A Taste of Colombia: A Recipe for Colombian Pound Cake
This overview of Colombia – its geography, its culture, its people, and a recipe, too – was prepared by Ray Sommers while an Accounting student in the College of Business at Southeastern Louisiana University.
Colombia is the twenty-sixth largest nation in the world and is the fourth largest nation in South America. Colombia’s population is 46,039,000. Colombia is located at the North West part of South America. They are a Spanish speaking nation with Roman Catholic beliefs. Colombia’s population is that of a mixed ethnicity with only twenty percent of the population claiming to be European decent while one percent claim to be that of Native American descent. Since Colombia is known for their desserts I decided to make a traditional Colombian Pound Cake.
· Geographic Facts
Here are three geographic facts about Columbia:
1. Since there is such a wide range of different land in Colombians have been separated as a group of people. The Andes have Colombians separated into clusters, while the Caribbean lowlands have people living in cities.
2. Colombia is a country in South America that borders both the North Pacific Ocean and the Caribbean Sea.
3. Colombia is also known for having five different major regions. Colombia has the Andes Mountains, the Amazon Rainforest, the Pacific Ocean coastal regions, the Caribbean Sea coastal regions, and the Llanos, “which are plains”.
· 3 “Serious” Facts
Here are three serious facts about Colombia.
1. The official name of Colombia is the Republica of Colombia.
2. Colombia is known worldwide for its’ emeralds, gold, and coffee.
3. Some of Colombia’s most famous residents include Shakira, Gabriel Garcia Marquez, and Orlando Cabrera.
· 3 “Fun” Facts
Here are three serious facts about Colombia:
1. A recent study conduct by the New Economic Foundation shows that Colombians are the second happiest population in the World.
2. Colombia was named after Cristoforo Colombo, who discovered America.
3. The city of Zipaquira has an underground church made within a salt mine
· A “Potpourri” Item
Here is an unusual fact (or two or three) about Colombia:
1. Twelve percent of the word’s coffee is produced in Colombia
· Colombian Pound Cake
o 2 cups of unsalted butter, softened 9plus more for the pan)
o 1 ½ cups of sugar
o 9 eggs, separated
o 2 tablespoons of brandy
o 1 teaspoon of vanilla
o 4 ½ cups cake flour, sifted
o ½ teaspoon of salt
o Pre-heat the oven to 325 degrees.
o Cream the butter until fluffy; gradually add the sugar, continuing to beat until the mixture is very light and fluffy.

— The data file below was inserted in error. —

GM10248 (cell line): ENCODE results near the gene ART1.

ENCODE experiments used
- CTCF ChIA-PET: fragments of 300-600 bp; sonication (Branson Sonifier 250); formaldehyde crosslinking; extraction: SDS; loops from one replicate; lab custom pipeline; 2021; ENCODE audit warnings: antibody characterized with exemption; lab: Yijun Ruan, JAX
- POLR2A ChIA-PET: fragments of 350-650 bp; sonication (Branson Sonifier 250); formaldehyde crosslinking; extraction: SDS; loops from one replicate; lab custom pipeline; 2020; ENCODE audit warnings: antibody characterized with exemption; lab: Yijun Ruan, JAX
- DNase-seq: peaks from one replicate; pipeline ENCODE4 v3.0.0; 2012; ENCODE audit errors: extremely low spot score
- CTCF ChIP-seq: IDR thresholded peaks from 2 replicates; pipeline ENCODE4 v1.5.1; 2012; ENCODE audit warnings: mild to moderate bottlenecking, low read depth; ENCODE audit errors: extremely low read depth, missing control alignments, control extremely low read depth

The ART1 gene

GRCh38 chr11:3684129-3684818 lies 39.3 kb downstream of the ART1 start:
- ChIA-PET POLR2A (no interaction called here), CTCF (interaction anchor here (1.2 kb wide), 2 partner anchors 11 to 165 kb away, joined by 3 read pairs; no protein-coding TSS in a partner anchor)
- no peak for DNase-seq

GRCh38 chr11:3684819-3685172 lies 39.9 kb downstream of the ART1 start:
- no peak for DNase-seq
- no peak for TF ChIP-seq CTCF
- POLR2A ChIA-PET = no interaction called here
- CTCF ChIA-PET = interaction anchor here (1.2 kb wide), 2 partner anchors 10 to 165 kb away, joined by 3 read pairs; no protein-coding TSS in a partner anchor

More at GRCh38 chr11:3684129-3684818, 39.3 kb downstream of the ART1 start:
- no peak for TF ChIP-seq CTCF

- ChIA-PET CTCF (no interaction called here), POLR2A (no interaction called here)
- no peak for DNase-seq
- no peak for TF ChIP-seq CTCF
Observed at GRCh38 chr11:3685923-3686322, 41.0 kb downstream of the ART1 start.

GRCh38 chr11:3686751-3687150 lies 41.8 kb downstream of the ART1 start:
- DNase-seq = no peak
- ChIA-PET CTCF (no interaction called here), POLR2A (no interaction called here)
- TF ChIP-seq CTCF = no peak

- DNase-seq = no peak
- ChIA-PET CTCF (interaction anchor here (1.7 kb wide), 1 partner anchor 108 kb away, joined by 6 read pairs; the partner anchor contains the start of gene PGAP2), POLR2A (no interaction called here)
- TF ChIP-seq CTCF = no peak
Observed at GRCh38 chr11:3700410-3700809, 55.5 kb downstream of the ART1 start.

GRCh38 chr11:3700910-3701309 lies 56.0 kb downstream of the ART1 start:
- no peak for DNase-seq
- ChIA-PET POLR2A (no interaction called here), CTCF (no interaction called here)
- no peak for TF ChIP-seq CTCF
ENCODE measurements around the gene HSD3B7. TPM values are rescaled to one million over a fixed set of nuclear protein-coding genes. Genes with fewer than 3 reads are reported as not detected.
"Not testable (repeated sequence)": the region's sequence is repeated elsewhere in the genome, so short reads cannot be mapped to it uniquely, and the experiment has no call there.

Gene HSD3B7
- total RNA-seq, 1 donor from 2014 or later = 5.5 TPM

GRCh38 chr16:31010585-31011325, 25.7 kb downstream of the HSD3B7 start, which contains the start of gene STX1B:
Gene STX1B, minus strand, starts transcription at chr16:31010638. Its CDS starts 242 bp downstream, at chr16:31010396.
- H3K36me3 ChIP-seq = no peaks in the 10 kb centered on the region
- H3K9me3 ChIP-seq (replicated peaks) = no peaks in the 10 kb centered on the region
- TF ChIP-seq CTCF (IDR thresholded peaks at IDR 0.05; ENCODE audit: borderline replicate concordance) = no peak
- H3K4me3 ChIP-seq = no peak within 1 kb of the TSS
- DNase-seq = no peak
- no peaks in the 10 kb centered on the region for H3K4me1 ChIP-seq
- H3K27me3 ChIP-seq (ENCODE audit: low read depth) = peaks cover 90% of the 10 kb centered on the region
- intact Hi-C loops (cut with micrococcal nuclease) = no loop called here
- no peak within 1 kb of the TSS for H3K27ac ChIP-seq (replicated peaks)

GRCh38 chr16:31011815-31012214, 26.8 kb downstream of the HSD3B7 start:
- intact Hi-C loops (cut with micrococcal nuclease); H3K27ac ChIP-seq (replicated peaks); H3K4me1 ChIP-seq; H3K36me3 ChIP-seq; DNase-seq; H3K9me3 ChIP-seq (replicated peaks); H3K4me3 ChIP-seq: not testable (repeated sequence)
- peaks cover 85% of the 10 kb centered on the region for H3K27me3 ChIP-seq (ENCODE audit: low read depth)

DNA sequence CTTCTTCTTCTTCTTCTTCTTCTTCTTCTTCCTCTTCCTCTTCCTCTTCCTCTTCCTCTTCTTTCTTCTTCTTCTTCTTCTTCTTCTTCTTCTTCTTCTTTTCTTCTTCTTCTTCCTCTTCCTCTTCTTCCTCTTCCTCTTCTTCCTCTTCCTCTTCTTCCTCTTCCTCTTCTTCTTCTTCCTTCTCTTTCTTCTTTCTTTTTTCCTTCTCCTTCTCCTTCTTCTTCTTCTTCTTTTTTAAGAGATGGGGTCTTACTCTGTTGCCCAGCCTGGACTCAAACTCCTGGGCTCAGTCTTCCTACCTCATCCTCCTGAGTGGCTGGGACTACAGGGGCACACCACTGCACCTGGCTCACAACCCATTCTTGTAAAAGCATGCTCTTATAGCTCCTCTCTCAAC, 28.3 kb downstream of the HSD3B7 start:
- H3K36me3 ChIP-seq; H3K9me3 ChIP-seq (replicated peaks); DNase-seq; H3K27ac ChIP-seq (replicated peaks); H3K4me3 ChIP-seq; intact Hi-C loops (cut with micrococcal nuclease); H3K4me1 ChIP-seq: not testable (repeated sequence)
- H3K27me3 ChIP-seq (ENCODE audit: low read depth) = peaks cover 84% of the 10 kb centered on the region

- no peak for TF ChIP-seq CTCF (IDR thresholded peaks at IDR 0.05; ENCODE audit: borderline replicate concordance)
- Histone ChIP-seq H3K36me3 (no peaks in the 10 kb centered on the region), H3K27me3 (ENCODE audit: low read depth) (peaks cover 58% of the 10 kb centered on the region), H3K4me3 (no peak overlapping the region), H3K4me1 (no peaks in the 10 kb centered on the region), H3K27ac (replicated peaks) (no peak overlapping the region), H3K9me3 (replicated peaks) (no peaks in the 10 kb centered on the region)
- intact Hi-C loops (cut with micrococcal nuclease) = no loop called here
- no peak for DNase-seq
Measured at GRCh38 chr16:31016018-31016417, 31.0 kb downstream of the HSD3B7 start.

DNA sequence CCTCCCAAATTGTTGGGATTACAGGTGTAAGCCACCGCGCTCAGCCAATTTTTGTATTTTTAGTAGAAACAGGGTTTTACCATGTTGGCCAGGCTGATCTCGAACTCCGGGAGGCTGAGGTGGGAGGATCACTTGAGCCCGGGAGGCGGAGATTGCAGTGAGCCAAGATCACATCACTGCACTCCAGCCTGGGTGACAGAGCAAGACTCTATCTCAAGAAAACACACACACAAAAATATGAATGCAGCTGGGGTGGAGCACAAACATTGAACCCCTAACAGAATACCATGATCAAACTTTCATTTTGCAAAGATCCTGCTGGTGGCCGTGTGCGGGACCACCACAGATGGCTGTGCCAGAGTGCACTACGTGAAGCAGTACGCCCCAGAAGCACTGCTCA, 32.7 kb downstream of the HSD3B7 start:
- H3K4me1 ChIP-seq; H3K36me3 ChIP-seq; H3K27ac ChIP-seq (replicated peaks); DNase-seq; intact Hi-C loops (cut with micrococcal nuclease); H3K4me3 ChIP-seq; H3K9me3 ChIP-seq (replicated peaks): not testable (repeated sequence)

o Add the egg yolks, one at a time, continuing to beat on medium-high speed.
o Stir in brandy and vanilla and mix well.
o Stir the flour and salt together into the butter/egg mixture and blend very well.
o Beat the egg whites until stiff and dry.
o Fold the whites into the batter with a rubber spatula until no white bits are visible-but be gentle.
o Butter one ten inch cake pan (or small loaf tins if you want to freeze some).
o Place parchment paper on the bottom of the buttered pan and press it down, then turn the paper so it is buttered on both sides.
o Pour the batter in the pan and give it a bit of a whack against the counter to make sure it is settled in the pan.
o Bake for about an hour, or until the cake begins to pull away from the sides and a knife inserted in the middle comes out clean.
o Cool on a rack.
The recipe can be found at http://columbianfoodrecipes.com/colombian-pound-cake/
· My Kitchen Story
This was my first time to bake a cake. So during my first attempt I ran into a couple of problems. The first problem was that I didn’t know how to separate the eggs. That took me about an hour of trial and error. I finally got the eggs right when I called my mom and she had a tool for separating the eggs. The next problem I faced was that the better for the cake was to dry because I didn’t put enough flour for the cake. So my first attempt didn’t even make it into the oven. My second attempt was better. I was able to separate the eggs quickly and the batter came out perfect. Once I put the cake in the oven on my second attempt it had to stay in there for an hour. Once it was finally done the cake had to sit for about twenty minutes before I could serve it to family and friends. The hardest part about baking this cake was defiantly the baking and cooling because it took a long time. My family and friends said the cake was a little dry because they weren’t used to Colombia’s style of cakes. After they dip the cake into coffee, they all loved it. So, the secret behind the Colombia Pound Cake is to dip it into coffee.
Contact Info: To contact the author of “A Taste of Colombia: A Recipe for Colombian Pound Cake,” please email Jeffery.firstname.lastname@example.org.
David C. Wyld (email@example.com) is the Robert Maurin Professor of Management at Southeastern Louisiana University in Hammond, Louisiana. He is a management consultant, researcher/writer, and executive educator. His blog, Wyld About Business, can be viewed at http://wyld-business.blogspot.com/.